Domaine Zind-Humbrecht’s Foray into Reds
Collectors know Domaine Zind-Humbrecht for its premium white wines, but what they might not realize is that this estate is selling more red wines than it has in its history. Red wine production in Alsace has increased from 2 percent to 10 percent since 1969, and many experts believe this is because the climate in the region is getting warmer. Zind-Humbrecht is one of many Alsace domaines to take advantage of the new climate, introducing its first Pinot Noir vintage, Heimbourg, in 2009. This label is still the only red wine grown on this iconic estate, but it is already earning praise from top critics, who explain that the wine has an intense, fruit-forward palate. When this wine first appeared on the market, it had a wholesale price of about $35, on average. Since 2009, sought-after vintages of the label have increased to an average of $65 per bottle, representing an overall increase of about 85 percent.
In the Hengst terroir of Alsace, Pinot Noir has a rich history, but fell out of favor hundreds of years ago. Pinot Noir took up half of the vineyards in the region in the 17th century, but as white wine such as Gerwurztraminer became more popular, Pinot Noir vines were replaced with white varietals. Today, Pinot Noir only represents 7 percent of the total vine land in Hengst.3 This terroir is expected to be the first to reach Grand Cru status in Alsace for red wine, as producers are proving that Pinot Noir was once the most robust and necessary varietal in the terroir. Winemakers here have proposed Grand Cru distinction with strict yields, remaining at 45 hectoliters per hectare. Collectors can expect to see wines grown in Hengst as the first Grand Cru-style vintages in a decade or more, since winemakers are still perfecting their Pinot Noir labels. It will likely take at least 10 years for wine critics to warm to the idea of premium, Grand Cru Alsace red wine.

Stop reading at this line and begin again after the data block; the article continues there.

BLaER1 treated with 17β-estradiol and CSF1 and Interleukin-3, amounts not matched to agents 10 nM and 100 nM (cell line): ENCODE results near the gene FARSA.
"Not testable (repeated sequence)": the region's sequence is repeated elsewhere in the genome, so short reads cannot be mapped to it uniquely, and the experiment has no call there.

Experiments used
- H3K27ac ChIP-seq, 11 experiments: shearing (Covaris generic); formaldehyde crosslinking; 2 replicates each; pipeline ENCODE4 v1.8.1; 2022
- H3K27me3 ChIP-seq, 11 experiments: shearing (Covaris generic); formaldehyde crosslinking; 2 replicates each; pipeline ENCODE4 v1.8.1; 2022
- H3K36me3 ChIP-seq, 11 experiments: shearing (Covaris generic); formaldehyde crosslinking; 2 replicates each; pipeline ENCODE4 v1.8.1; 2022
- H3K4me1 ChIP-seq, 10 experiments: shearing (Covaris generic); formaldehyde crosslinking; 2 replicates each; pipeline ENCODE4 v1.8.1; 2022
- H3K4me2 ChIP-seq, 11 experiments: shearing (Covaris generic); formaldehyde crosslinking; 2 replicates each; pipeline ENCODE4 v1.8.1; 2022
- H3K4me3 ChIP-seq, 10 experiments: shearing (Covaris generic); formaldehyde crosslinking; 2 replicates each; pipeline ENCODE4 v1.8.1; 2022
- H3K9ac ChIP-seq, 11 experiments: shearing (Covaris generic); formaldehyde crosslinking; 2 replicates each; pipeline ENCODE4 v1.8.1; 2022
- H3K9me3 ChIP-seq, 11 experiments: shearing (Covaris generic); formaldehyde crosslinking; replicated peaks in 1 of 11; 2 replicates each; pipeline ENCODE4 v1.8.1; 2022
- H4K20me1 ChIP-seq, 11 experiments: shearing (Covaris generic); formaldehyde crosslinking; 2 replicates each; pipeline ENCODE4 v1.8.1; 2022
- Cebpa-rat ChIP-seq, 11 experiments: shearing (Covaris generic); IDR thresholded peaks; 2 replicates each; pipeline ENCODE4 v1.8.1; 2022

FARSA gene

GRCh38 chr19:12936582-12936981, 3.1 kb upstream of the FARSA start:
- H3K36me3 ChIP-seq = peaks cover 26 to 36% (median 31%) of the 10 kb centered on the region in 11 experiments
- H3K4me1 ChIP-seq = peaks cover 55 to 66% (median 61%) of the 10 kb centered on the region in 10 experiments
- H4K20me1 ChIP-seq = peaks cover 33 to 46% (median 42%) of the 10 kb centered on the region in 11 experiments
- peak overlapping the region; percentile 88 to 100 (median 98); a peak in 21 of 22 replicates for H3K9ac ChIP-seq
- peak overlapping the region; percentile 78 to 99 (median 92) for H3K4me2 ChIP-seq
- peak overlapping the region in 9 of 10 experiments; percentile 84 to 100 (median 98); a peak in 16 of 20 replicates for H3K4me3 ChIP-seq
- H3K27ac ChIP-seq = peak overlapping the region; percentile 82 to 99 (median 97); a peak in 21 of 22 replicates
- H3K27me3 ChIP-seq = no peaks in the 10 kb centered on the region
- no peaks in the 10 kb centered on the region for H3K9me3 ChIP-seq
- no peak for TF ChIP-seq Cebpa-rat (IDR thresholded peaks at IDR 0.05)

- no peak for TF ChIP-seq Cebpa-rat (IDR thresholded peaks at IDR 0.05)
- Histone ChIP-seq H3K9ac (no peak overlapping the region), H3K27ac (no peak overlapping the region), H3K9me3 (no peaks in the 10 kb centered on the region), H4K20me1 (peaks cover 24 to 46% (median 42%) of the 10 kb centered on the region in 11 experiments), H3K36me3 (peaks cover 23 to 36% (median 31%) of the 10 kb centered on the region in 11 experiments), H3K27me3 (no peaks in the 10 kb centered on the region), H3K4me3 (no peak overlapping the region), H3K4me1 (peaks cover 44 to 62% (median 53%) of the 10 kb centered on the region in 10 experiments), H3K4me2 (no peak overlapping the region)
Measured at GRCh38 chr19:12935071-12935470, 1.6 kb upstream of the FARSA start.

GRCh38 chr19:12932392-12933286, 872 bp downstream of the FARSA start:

Right now, the key to collecting fine Alsace Pinot Noir is to keep bottles in the cellar for at least 10 years, or until they reach peak drinking age. Pinot Noir from Zind-Humbrecht has already shown itself to be worth more than double a collector’s initial investment after a few years in the cellar. Waiting 10 or more years has an additional benefit: it gives wine critics and French officials enough time to consider Hengst’s proposal of Grand Cru Pinot Noir, which, if it occurs, will inevitably increase the value of early vintages. Fine vintages of Alsace Grand Cru white wine sell for as much as $120 per bottle, on average, so if its red wines can reach that same status, it could lead to a huge increase in worth from the original $35 per bottle. This possibility alone makes investing in Alsace red wines today all the more promising for serious collectors looking for the next Grand Cru wine.